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ASTCA wants to borrow more money to fund its projects

American Samoa Telecommunications Authority (ASTCA) CEO, Puleleiite Tufele Li’a Jr. appeared before the House Telecommunications Committee for a hearing last week.  [photo: AF]
Includes funding Hawaiki Cable and Tui Cable connections

While the American Samoa Telecommunications Authority (ASTCA) is planning to use both Tui Samoa and Hawaiki Cable, CEO Puleleiite Tufele Li’a Jr. said he will recommend to the American Samoa Government to stay with Hawaiki Cable — not only is it cheaper but its capacity is big enough to cover internet services around the island.

Members of Hawaiki Cable will be arriving on island this week, to sign an agreement with ASG — and afterwards, Puleleiite said ASTCA will then announce to the public why they believe Hawaiki Cable is more advanced than the Tui Samoa Cable.

That was  Puleleiite's testimony before the House Communications Committee last week, during a hearing to discuss some of the issues pertaining the ASTCA’s operations.

The hearing was chaired by Committee vice chairman, Rep. Vailoata E. Amituana’i.

According to Puleleiite, ASTCA is one of the authority’s the government is relying on in terms of financial needs, because it had strong revenue collections in the past.

Although he did not elaborate on the exact current financial situation of ASTCA, he told the committee that things have changed since he was appointed to lead the operation, adding that for the month of September only, the office budget will now be back to black again.

“These are the only information [sic] I can provide for you, but if you want to hear more about ASTCA operations — only Governor Lolo can provide such information," Puleleiite told faipule, adding that the information he is providing is based on the time since his appointment.

Rep. Sataua Dr. Mataese Samuelu wanted the CEO to elaborate on why ASG has submitted a proposal to the Samoa Submarine Cable to become part of the Tui Samoa Consortium, as he believes ASTCA should stay with the service that Hawaiki Cable would provide us.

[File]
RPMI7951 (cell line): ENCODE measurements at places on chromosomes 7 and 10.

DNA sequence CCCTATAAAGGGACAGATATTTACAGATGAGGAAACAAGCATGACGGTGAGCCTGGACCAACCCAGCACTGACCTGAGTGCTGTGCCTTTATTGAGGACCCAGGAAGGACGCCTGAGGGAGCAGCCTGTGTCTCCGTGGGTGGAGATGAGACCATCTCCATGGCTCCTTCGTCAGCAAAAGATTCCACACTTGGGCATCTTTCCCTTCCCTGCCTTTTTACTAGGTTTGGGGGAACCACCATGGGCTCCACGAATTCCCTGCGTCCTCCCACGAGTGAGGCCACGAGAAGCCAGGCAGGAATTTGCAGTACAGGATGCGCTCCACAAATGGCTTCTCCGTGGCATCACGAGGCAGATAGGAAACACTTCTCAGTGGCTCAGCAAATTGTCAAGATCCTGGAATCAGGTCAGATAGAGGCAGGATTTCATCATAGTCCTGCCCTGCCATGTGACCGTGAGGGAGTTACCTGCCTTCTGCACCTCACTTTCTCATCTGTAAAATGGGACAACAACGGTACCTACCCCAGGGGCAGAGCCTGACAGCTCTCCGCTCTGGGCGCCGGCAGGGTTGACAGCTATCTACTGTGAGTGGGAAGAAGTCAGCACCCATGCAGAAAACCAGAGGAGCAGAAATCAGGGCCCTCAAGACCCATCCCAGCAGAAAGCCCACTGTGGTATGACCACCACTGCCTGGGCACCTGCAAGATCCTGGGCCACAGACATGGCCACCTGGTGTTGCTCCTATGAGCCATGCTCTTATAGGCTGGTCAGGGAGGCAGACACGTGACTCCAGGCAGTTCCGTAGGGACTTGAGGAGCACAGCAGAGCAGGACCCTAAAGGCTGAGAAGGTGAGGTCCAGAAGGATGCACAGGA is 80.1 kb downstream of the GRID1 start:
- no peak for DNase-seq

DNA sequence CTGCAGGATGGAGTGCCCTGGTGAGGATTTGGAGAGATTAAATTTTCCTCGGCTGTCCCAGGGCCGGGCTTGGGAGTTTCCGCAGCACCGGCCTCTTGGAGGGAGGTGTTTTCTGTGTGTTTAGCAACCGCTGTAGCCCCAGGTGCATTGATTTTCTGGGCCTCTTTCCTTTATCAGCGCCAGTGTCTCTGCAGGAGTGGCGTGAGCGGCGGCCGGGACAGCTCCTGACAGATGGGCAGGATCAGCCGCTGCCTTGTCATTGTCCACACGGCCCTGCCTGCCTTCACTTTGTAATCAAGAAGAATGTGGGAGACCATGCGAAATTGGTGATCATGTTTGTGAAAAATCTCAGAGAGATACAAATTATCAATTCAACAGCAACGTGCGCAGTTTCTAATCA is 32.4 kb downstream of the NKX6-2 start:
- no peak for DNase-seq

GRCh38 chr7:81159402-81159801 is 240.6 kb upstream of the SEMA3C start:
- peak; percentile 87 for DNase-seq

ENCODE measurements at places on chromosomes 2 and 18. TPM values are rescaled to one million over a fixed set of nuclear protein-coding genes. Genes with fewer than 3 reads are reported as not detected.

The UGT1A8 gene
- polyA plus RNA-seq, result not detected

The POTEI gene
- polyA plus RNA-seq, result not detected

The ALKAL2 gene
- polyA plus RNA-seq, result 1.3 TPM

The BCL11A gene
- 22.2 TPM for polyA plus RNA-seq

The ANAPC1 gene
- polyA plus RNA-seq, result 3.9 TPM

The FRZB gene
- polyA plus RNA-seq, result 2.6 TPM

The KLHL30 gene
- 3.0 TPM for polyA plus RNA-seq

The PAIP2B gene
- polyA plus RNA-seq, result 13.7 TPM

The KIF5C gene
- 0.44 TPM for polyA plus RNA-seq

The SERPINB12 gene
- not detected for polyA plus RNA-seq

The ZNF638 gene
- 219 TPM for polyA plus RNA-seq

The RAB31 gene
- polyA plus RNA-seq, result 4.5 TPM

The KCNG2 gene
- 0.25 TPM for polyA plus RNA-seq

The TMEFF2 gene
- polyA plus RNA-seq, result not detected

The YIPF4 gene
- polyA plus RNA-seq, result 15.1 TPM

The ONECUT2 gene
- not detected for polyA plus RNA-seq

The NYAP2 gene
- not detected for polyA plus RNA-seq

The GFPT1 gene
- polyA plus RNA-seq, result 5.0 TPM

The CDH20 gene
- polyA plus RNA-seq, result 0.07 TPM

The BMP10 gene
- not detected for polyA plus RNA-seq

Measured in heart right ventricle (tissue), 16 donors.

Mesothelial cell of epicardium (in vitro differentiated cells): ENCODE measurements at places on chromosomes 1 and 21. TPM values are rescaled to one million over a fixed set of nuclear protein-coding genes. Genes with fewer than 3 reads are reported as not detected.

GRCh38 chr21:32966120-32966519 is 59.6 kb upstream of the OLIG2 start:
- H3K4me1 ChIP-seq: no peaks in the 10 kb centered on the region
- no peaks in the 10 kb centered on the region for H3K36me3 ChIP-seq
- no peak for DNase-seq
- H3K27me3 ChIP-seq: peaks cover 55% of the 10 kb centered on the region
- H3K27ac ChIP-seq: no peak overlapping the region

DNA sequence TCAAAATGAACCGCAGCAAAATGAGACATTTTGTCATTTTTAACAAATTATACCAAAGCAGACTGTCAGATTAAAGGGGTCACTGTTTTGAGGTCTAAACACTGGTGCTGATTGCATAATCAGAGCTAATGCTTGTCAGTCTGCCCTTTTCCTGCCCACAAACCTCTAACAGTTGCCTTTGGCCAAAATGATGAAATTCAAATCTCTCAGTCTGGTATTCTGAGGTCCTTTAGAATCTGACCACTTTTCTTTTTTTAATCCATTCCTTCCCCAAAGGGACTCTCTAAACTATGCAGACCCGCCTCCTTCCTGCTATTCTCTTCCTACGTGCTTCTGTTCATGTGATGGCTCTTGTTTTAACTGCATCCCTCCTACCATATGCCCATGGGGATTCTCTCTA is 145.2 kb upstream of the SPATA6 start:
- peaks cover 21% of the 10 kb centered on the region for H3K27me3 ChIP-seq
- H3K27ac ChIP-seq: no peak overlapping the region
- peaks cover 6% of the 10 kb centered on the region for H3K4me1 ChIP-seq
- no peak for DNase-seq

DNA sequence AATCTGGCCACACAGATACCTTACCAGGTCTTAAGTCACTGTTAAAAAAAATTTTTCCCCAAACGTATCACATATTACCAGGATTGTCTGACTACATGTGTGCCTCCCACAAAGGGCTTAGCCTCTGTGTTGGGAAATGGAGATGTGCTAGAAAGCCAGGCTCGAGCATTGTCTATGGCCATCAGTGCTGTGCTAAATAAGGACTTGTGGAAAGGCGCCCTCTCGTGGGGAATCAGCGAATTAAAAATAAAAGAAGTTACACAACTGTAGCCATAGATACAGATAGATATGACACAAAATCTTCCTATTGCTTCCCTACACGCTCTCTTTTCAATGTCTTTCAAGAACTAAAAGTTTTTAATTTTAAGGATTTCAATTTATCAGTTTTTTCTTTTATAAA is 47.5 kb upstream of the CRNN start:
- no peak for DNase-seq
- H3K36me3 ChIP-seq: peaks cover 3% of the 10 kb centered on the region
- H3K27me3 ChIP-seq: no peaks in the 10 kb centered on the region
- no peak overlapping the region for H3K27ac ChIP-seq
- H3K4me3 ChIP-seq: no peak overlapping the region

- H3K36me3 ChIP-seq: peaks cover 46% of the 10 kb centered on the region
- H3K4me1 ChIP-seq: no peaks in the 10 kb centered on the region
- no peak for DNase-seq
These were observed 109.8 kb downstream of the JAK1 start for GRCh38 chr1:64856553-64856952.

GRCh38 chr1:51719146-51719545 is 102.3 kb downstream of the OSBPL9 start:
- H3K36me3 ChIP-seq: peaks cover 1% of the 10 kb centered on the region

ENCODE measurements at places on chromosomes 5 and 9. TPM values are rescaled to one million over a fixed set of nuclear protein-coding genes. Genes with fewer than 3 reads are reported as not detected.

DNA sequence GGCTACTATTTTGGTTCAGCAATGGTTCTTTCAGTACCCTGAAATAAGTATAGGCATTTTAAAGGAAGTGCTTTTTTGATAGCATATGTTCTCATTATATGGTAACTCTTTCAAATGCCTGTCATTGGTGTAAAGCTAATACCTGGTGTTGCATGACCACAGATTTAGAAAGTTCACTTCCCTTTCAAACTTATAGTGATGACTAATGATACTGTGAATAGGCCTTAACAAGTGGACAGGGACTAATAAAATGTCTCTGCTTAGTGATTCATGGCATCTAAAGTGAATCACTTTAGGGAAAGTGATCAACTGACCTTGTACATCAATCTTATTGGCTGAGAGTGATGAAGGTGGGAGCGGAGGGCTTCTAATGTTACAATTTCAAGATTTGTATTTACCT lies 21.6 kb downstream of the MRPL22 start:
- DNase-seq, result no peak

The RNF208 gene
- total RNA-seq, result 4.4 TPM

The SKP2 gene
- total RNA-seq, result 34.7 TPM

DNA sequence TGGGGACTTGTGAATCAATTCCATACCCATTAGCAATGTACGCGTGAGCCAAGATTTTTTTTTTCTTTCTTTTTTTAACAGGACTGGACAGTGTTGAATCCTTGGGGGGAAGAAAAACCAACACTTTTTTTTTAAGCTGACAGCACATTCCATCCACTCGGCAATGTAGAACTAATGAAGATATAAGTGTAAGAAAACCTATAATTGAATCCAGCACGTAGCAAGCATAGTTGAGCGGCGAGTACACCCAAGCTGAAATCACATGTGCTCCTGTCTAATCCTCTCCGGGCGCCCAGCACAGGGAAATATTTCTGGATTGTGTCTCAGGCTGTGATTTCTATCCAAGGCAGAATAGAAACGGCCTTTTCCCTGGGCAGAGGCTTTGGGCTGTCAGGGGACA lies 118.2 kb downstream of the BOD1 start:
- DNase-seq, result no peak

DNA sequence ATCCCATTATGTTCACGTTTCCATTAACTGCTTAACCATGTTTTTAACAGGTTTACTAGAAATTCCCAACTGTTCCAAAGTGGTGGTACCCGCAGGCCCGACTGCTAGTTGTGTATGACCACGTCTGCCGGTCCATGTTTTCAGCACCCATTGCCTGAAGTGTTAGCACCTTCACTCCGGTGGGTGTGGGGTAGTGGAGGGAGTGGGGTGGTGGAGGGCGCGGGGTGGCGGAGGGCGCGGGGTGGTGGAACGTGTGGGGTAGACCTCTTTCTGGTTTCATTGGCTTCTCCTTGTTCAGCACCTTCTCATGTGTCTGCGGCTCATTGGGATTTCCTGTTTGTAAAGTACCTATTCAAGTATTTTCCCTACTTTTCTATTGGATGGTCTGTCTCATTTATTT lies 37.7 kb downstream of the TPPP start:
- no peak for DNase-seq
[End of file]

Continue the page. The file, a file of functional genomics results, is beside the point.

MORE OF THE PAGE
Puleleiite said the two new undersea fiber optic cables will provide fast internet service for the people, businesses community — for everyone.

“The reason why the internet service is slow now is because there’s not enough bandwidth from the existing American Samoa Hawaii Cable. Its capacity has maxed out, and going with Samoa’s Tui Samoa Cable is the fastest solution to the bandwidth problem,” Puleleiite said.

He told representatives that ASG has submitted a proposal to the Samoa Submarine Cable to become part of the Tui Samoa Consortium.

“While ASTCA is planning to sign on to Samoa’s new undersea fiber optic cable, which is due to go online January 2018, we will also honor an agreement that the former Board of Directors of ASTCA signed with Hawaiki Cable, which is scheduled to launch service in mid 2018. As you are aware, our internet service is so slow. The current American Samoa Hawaii Cable has only provided 400megabytes, and from the O3B network 145 MB, with just 1 gigabyte of capacity shared by both Samoa and American Samoa. The Tui Samoa cable will provide 10 gigabytes,” Puleleiite explained.

When asked by Rep. Timusa Tini Lam Yuen whether ASTCA has enough revenues to cover the cost of both cables, Puleleiite responded said no — it is looking for another loan to cover the cost.

“ASTCA is in the process of obtaining a second loan from the American Samoa Government Employees' Retirement Fund, to assist us in funding some of the critical projects that need to be completed, and projects that ASTCA is planning in relation to undersea fiber optic infrastructure,” Puleleiite said.

Although he did not reveal the loan amount, Puleleiite told the committee that ASTCA is planning to submit a loan application this month, when all the needed information is put together.

Asked about the status of the first loan obtained from the ASG Retirement Fund last year, Puleleiite said the loan has a balance of $3.2 million left on the  $4.7 million loan and payments are good.

He also spoke about plans involving the Rural Utilities Service (RUS), and also upgrading the mobile phone network.

One of the questions that was asked during the hearing had to do with the total number of ASTCA workers who were told to retire. Rep. Sataua wanted to know if the new CEO is willing to fill these positions.

Puleleiite confirmed that 7 workers were told to retire, and there is no intention to fill these vacant positions.

Sataua also asked Puleleiite to clarify why ASTCA is not receiving any dividends from the $9 million that the government invested in the American Samoa Hawaii Cable.

While he predicts dividends will be paid, Puleleiite told the committee that a firm answer to the question should come straight from the governor.

Vailoata reminded Puleleiite the concerns from government leaders about security issues, if American Samoa connects with the Tui Samoa cable.

He said this is one of the major issues ASG is trying to secure — to make sure that all information we’re going to share while using the undersea fiber optic cable is secure and protected.

Puleleiite assured the committee that information passed between American Samoa and the United States is well secured, and added that the internet connection with undersea fiber optic cable uses 5 different layers for communication — layer 3 up to 5 are well secured, and the Federal Communications Commission (FCC) has given approval — of these layers for ASG.